Figure 1. Best Track analysis of Hurricane Charley from 9-15 August.1
Light Red=Category 1-2 Hurricane
Dark Red=Category 3-5 Hurricane
Charley was the second named storm to form during the month of August, and the second hurricane to develop in less than a week in the tropical Atlantic. Hurricane Charley affected the island of Jamaica for over 24 hours with hurricane force winds, before moving onto the Grand Cayman Islands and Cuba on 11 August, where he caused significant damage to homes and crops. In Cuba, four deaths have been directly linked to Charley and likewise, one in Jamaica.
Two items made Charley a unique hurricane. The first is what occurred just prior to landfall in Florida: During the four to six hours prior to landfall in Florida, Charley began to intensify at an astonishingly rapid rate between in the afternoon of 13 August, before slamming into Central Florida near Charlotte Harbor just a few hours later as a powerful Category 4 hurricane. Hurricane Charley caused catastrophic damage in a southwest to northeast swath through the center of the state before exiting into the Atlantic Ocean on 14 August 2(See figure 1).
What is interesting to note, however, is the fact that overall ocean thermodynamic profiles were not all that conducive for explosive intensification. In fact, ocean heat content values were relatively low for the region and time of year, ranging from 30-40 KJ cm^2 (Kilojoules) near the western Florida coastline. Typically, values greater than 100 KJ cm^2 are needed for the kind of rapid intensification seen in hurricane Charley3.
The second unique feature of Charley was the fact that Charley was the strongest Hurricane to hit the American coastline since Hurricane Andrew back in 19922. Charley officially made landfall as a 145 mph Category 4 Hurricane on the Saffir-Simpson Hurricane Scale.
Charley had his beginnings like most other August Hurricanes, which develop from strong tropical waves that slide off the West coast of Africa near the Cape Verde Islands. Between 4 and 8 August, the tropical wave maintained a steady westward movement towards the Lesser Antilles, and at 145 PM EDT (1745Z), became Tropical Depression Three near the Windward Islands of Trinidad and Margarita4.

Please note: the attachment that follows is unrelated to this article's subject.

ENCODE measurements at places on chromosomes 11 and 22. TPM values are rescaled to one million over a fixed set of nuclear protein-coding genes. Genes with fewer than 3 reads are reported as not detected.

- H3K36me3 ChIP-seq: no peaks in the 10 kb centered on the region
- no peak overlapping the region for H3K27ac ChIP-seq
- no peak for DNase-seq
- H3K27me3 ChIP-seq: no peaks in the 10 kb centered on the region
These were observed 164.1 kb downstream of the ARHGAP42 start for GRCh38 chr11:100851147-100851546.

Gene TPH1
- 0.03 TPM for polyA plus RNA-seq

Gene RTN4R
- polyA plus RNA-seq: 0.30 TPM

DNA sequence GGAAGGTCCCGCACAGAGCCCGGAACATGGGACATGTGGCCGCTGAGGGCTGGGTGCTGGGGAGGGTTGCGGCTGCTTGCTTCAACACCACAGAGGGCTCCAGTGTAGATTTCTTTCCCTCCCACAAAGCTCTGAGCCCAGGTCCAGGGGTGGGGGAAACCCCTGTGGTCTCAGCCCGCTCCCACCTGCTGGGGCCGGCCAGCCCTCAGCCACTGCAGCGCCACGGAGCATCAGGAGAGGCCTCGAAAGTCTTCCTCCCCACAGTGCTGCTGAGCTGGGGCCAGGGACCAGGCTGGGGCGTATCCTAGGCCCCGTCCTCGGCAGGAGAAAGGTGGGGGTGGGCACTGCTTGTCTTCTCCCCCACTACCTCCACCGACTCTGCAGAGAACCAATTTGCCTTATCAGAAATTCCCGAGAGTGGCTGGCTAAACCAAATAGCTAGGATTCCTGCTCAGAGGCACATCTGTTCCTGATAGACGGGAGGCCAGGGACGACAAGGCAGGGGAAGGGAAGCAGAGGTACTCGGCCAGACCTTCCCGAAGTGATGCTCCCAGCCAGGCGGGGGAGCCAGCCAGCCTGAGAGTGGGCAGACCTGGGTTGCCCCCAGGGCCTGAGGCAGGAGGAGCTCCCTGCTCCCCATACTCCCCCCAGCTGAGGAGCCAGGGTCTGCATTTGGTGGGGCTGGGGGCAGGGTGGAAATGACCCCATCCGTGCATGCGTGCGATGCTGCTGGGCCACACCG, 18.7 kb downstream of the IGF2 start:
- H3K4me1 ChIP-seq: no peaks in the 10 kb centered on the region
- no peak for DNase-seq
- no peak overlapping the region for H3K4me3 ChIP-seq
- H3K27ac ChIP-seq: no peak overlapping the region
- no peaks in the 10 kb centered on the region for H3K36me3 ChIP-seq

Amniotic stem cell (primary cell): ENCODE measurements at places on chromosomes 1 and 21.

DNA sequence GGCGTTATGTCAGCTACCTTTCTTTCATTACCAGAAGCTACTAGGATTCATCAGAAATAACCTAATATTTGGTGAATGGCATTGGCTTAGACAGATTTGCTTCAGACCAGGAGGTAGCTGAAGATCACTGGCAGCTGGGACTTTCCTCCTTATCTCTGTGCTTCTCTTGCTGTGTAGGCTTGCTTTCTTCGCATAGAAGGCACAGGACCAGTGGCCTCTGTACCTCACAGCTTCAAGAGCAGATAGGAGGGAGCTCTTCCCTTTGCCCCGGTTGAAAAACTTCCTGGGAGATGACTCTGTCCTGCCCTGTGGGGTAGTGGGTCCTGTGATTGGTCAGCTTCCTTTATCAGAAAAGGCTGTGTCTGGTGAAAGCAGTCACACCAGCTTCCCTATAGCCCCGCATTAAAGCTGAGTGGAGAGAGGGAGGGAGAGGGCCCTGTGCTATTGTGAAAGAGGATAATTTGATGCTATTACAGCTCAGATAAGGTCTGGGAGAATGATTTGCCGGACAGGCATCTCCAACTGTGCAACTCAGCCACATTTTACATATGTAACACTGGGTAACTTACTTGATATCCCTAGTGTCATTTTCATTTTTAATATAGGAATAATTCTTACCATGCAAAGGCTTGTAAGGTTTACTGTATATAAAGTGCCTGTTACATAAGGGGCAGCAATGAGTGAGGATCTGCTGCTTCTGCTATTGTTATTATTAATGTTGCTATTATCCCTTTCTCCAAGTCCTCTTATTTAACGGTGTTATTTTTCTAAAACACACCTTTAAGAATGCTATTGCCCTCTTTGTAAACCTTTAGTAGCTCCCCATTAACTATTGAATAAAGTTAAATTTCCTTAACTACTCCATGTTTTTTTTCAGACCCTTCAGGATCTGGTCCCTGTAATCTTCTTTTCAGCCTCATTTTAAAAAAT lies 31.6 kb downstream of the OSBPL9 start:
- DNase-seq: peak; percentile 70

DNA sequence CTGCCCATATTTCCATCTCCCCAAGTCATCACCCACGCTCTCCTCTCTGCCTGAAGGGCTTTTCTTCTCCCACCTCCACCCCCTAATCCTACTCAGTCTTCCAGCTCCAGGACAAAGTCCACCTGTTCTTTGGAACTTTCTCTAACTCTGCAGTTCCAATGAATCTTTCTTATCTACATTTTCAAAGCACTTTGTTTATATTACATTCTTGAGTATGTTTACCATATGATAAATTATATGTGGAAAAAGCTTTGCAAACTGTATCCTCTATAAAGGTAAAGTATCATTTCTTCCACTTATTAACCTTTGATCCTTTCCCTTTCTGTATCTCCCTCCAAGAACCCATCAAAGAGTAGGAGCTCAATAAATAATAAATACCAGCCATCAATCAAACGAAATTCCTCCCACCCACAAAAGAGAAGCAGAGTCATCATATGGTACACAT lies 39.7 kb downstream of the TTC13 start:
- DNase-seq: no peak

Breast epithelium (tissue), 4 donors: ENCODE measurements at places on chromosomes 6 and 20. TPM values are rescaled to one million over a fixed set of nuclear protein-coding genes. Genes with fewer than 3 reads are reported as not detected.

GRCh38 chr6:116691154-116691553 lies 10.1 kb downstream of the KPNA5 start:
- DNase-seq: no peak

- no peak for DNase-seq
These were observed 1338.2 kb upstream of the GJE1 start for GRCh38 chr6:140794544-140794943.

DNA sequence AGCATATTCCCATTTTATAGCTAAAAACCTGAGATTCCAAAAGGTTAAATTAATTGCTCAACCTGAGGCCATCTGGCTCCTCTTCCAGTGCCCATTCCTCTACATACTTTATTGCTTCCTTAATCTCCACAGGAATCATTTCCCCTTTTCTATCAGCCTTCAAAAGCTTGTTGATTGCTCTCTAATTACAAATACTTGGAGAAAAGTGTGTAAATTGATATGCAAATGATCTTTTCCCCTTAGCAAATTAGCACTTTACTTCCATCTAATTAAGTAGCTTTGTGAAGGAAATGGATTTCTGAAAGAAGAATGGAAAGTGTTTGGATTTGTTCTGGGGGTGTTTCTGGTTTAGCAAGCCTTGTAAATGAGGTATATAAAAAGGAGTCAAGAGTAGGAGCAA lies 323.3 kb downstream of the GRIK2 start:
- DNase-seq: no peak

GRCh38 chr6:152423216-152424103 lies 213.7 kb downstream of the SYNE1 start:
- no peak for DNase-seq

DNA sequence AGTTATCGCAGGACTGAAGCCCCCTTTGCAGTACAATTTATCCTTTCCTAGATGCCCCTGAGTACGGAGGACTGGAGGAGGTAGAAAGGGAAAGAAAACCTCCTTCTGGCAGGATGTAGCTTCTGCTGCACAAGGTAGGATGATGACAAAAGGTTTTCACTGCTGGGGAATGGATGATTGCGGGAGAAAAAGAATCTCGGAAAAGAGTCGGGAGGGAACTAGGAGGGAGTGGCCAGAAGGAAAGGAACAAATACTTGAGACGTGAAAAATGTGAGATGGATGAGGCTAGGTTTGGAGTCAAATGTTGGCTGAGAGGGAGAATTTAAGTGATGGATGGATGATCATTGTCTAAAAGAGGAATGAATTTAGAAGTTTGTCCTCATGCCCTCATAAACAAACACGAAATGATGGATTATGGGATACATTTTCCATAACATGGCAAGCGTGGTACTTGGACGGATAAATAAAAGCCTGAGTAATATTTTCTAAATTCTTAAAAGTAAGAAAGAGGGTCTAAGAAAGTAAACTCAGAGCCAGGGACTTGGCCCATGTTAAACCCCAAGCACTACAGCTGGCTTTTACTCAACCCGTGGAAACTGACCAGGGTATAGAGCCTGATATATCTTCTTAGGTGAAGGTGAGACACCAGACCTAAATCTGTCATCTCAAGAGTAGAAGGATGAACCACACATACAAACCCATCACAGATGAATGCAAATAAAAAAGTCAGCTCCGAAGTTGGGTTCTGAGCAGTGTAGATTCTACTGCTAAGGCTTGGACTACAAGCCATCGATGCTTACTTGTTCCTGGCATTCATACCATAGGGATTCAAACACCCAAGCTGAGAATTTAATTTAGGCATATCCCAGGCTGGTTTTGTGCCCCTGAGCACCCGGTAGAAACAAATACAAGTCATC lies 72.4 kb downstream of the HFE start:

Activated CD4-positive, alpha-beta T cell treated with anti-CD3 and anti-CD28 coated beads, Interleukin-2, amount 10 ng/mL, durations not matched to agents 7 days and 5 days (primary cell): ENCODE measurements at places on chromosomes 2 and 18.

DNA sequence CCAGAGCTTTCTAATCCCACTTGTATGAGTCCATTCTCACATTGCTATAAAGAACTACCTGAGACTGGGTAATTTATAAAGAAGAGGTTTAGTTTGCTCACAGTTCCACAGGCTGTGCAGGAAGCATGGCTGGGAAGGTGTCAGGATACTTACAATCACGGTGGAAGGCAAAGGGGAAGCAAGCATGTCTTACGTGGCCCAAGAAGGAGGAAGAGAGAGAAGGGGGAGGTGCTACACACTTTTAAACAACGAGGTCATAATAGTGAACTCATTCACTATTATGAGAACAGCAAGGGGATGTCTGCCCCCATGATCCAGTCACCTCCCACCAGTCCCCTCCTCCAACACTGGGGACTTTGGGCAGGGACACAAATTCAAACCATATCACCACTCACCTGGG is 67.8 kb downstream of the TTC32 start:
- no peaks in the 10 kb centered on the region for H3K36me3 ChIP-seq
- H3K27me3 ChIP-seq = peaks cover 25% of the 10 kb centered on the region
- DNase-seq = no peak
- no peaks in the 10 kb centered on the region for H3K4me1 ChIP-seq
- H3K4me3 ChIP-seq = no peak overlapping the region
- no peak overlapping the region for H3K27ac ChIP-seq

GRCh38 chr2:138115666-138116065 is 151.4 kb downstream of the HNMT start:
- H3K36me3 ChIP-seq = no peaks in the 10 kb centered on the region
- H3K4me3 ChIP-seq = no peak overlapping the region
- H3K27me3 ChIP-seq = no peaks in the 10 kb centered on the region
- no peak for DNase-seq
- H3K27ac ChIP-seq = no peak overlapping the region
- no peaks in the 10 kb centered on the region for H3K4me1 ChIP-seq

After passing through the Lesser Antilles and entering the Caribbean Sea, Tropical Depression Three had organized sufficiently to be named the third Tropical Storm of the 2004 Atlantic Hurricane Season. The overall environment ahead of Tropical Storm Charley became very favorable for further intensification, and while nearing the Island of Jamaica, Charley strengthened into a 75 mph hurricane5.
Damage was reportedly light in Jamaica and the Grand Cayman Islands—the highest recorded sustained wind speeds on Grand Cayman and Cayman Brac were 21 kts (25 mph) and 35 kts (40 mph) respectively2. Charley severely impacted Cuba, however, with sustained winds upwards of 100 kts (115 mph) and gusts nearing 130 kts (150 mph) after landfall. The high winds drove water inland, and this combined with the torrential rainfall, flooded low-lying regions of the south coast of Cuba near the Province of La Habana. Over 70,000 homes were severely damaged, and thousands of acres of crops were destroyed by the inland flooding and high winds6.
After passing over Cuba, Charley began a change of course, and headed northeastward towards Florida. During his final approach to Florida, Charley underwent an incredible deepening phase rarely seen in an Atlantic hurricane. Estimates from the National Hurricane Center are that Charley’s central pressure dropped at a rate of 5.02 mb/hr around the time of landfall, just before it reached maximum intensity of 130 kts (150 mph) in Cayo Costa, Florida2.
The most intense winds were confined to a very small area, less than 10 mi on either side of the center of the hurricane. It is interesting to note how far inland Charley was able to bring hurricane force winds, with a swath of 80+ mph winds nosing all the way into Orlando.
Charley made two more landfalls after emerging off the east coast of Florida: one near Cape Romain, SC, and the other near North Myrtle Beach, SC. Charley maintained hurricane status during both landfalls, but lost tropical characteristics a short while later off the Delmarva coastline.
MODIS Aqua RGB using the MOD02HKM product. This image is of the swath data from Aug 12 at 1905 hrs. More images like this and parameters animation created from other datasets can be seen in our Archive Image Gallery for hurricane Charley
1. Image courtesy of the NOAA coastal Services Center Http://hurricane.csc.noaa.gov/hurricanes
2. Blake, Eric; Daniel Brown; Pasch, Richard. “Tropical Cyclone Report: Hurricane Charley.” 5 January 2005. http://www.nhc.noaa.gov/pdf/TCR-AL032004_Charley.pdf (17 July 2006).
3. Jaimes, Benjamin. “Influence of Loop Current ocean heat content on hurricanes Katrina, Rita, and Wilma.” RSMAS/MPO. 2006. http://www.rsmas.miami.edu/divs/mpo/About_MPO/Seminars/2006/0506_Jaimes_Abstract.pdf (20 July 2006).
4. Pasch, Richard. “Tropical Depression Three Special Discussion Number 1.” 9 August 2004. http://www.nhc.noaa.gov/archive/2004/dis/al032004.discus.001.shtml? (19 July 2006).
5. Pasch, Richard. “Hurricane Charley Intermediate Advisory Number 9A.” 11 August 2004. http://www.nhc.noaa.gov/archive/2004/pub/al032004.public_a.009.shtml? (19 July 2006).
6. International Federation of Red Cross And Red Crescent Societies (IFRC). “Cuba: Hurricane Charley Appeal No. 20/04 Final Report.” 8 September 2004. http://www.reliefweb.int/rw/RWB.NSF/db900SID/RMOI-6L82SE?OpenDocument (19 July 2006).
7. National Weather Service Tampa Bay, FL. “Hurricane Charley Experimental Wind Swath.” http://www.srh.noaa.gov (19 July 2006).